Leonard is averaging a career-high 26.1 points per game, and according to Elias Sports Bureau, is one of just three players to increase his scoring average in each of the past five seasons, joining Gordon Hayward (six straight) and Jimmy Butler. Leonard has also produced five games this season in which he poured in 30 points to go with four steals or more. No other player has produced more than two such outings.
"He is a really unique player," New Orleans Pelicans coach Alvin Gentry said. "You don't want to say Michael Jordan, but it's that type of situation, where you've got a really, really good offensive player and a tremendous defensive player. He impacts the game. There's very few guys in this league that can impact the game on both ends of the floor like he can. For the last 15 years, they've been flying under the radar. So, it's nothing new. They're just a very good team, and they got a very great player. And, yeah, where they are record-wise and everything, he definitely has to be heavily in the conversation for MVP."
Leonard, meanwhile, isn't concerned about where he'll fare in a race that also includes James Harden, James, Durant and Westbrook. In fact, Leonard said "it's pretty easy" for him to block out the outside noise.
"I don't watch ESPN, don't listen to the radio," Leonard said. "I just go home and deal with my family."
But even they have to be discussing what's expected to be a heated MVP race, right?
"It depends on who I'm with, but we don't really talk about it," Leonard said. "I'll just be chillin'. We could talk about it, but we've got to wait and see really."
Waiting to be 'the guy'
Waiting seems to be what last year's MVP runner-up has done most of his career in the shadow of Duncan, a future first-ballot Hall of Famer. But Leonard never became impatient.
"I was just coming in and doing my role, and that's basically it," Leonard told ESPN.com. "I was working, hoping that I could get an opportunity to be able to lead. That's all it was, just being focused, and just trying to be the best player I could be at the time."
Teammates certainly took notice.
"It's been good to watch because he's taken the necessary steps to be able to get to where he is today. He didn't jump any steps," Patty Mills said. "He went through the route in terms of learning from Timmy, learning from Tony [Parker] and Manu [Ginobili] and understanding what it takes to be able to be who he is now. He really learned and evolved into the player he is by doing all the little things, understanding what this culture is all about, understanding who he is as well in trying to work all that in together.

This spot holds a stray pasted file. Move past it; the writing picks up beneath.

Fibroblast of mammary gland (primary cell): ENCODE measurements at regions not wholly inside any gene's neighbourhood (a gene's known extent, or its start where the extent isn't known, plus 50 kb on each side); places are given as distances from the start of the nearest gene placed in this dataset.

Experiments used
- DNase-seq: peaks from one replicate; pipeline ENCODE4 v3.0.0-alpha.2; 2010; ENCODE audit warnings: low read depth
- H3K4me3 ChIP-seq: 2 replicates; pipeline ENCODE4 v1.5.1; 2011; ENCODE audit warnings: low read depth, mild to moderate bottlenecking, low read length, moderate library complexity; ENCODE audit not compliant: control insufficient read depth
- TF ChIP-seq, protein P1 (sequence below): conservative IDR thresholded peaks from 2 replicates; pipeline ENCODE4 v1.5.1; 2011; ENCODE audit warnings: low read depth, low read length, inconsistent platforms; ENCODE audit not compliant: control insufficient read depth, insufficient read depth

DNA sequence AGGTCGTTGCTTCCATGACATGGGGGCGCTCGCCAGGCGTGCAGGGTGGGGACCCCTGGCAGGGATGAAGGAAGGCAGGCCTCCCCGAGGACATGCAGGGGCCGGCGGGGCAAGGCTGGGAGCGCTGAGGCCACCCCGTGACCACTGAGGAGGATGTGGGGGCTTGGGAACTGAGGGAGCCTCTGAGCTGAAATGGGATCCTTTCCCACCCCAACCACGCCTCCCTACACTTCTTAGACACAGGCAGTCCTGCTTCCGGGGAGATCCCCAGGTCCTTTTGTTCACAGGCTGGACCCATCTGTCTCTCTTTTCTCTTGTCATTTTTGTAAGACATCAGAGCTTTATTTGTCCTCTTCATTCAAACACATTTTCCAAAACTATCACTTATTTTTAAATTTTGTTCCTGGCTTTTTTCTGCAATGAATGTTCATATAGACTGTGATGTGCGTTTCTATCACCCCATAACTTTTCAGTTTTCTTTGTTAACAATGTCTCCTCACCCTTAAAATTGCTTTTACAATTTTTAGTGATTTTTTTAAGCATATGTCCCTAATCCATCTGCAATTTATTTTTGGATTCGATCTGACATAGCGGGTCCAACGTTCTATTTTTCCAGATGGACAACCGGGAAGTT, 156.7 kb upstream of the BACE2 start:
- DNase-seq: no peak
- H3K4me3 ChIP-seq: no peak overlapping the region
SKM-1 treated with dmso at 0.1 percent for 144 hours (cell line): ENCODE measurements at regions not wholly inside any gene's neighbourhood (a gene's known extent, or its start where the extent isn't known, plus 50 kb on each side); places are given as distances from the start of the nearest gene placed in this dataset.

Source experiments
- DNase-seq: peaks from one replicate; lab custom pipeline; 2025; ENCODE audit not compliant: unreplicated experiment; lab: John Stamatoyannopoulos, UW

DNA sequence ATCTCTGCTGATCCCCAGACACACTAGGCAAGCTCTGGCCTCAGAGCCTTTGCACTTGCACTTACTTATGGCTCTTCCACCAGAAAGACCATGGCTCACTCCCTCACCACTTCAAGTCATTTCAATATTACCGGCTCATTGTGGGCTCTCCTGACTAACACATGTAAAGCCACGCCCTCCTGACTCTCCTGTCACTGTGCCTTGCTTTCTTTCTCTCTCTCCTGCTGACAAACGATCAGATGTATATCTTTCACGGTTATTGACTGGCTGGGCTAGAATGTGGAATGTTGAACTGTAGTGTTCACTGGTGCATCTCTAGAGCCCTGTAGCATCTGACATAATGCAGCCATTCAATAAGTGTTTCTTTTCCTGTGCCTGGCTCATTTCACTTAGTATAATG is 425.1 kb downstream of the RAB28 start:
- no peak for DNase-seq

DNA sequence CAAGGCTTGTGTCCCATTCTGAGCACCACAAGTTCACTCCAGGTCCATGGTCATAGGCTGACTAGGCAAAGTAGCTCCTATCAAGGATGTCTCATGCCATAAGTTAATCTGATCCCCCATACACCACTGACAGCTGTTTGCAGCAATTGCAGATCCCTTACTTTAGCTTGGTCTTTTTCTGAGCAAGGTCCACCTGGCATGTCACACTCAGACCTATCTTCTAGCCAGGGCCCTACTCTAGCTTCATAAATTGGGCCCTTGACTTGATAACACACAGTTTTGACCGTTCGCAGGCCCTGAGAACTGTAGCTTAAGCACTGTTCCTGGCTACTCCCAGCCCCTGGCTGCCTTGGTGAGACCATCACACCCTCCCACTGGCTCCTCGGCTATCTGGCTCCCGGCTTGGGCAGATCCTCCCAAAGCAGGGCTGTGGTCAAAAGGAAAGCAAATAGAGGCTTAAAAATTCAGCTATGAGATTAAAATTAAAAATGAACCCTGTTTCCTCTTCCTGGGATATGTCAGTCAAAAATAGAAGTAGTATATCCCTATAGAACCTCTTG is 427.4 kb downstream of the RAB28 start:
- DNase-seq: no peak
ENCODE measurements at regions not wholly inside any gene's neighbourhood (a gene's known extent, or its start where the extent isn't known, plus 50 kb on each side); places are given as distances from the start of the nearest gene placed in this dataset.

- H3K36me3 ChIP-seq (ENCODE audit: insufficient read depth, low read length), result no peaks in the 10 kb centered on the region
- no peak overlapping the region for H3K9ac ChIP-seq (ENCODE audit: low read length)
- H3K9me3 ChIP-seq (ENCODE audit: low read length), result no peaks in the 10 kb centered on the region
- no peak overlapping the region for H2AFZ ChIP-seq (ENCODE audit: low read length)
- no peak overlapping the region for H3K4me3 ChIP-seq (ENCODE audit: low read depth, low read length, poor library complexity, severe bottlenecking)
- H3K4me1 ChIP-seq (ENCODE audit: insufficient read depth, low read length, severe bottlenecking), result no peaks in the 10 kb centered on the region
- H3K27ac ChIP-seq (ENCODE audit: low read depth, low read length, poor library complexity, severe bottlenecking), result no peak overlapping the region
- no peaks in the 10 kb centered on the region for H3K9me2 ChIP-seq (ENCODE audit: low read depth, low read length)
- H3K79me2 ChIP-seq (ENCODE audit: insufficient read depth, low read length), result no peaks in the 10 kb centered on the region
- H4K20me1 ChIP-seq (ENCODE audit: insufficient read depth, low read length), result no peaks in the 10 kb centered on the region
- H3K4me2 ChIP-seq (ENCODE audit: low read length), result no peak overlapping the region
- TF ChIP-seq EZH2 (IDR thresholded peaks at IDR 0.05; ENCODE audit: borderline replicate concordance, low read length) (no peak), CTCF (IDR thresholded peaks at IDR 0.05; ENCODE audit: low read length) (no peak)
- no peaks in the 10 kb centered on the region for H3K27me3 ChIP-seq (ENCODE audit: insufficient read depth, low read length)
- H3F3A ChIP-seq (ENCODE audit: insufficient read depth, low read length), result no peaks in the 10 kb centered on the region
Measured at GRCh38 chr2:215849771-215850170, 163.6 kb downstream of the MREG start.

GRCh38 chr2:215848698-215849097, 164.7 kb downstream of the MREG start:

"So, it's been good to watch because he's deserved it. He really has. He's understanding what his expectations are from the coaching staff and from the whole organization, and he's just been a professional about it. He's fallen into that category of no hurrah like Timmy, and has just gone about business day in and day out. I wasn't here at the beginning years of Timmy, but I've heard the stories about him just getting up every night for a game and producing. Well, that's what Kawhi has been doing this year. In that sense, it's really impressive to watch."
After San Antonio's loss to the Los Angeles Clippers in the first round of the Western Conference playoffs in 2014-15, Leonard discussed with Popovich the improvements he needed to make for 2015-16. The coach asked Leonard to become more comfortable in the post as he expected opponents to start regularly fronting and double-teaming the forward.
So Leonard learned to improve his decision-making in the post, and spent that summer watching film of Charles Barkley to learn all the aspects of post play.
After last season's loss to Oklahoma City in the Western Conference semifinals, Leonard spent the summer improving his ball-handling and moves on catch-and-shoot situations.
All the work continues to manifest itself on the court.
"I've been here watching him throughout the years blossom and grow, which has been kind of fun for me and interesting," Green said. "Each year, he's always come back with something new, something better, and he's always gotten better. He's worked on his game. He has more poise, and is better at decision making. You can tell he wants to be one of the greats in this game, and he works at it."
Popovich agreed, saying Leonard has handled all the new responsibilities "fantastically."
"He's really quiet as we all know, very respectful as we all know. But he has a hunger in him as far as wanting to be a great player," Popovich said. "Everything that I've given him, he's taken it seriously and he handles criticism because he wants to learn. He just adds something to his game every season."
Having been involved in San Antonio's continuous passing of the torch since the age of 19, Parker, now 34, is fine with Leonard now carrying the load. Such is the circle of life in San Antonio.
"I love it," Parker said. "I think the evolution of anybody's career is as you get older, you have to adjust to who are the main guys on your team [and] try to be a factor just like Manu did, just like Timmy did. I just try and do the same thing."
Someday, Leonard will find himself in a similar situation. But until then, the plan for Leonard is to continue to ascend in his new leadership role, and hopefully — like Robinson, Duncan, Ginobili and Parker before him — take the Spurs on a few more championship runs.
After all, this is what Leonard has always wanted. Leonard let out a rare laugh when asked whether the enormity of this current undertaking ever scared him.
"There's nothing to be scared of," he said. "We're playing basketball. The only thing that could happen is you failing. But as long as you're going hard, there's nothing to be scared of for me. I don't know what there is to be scared of."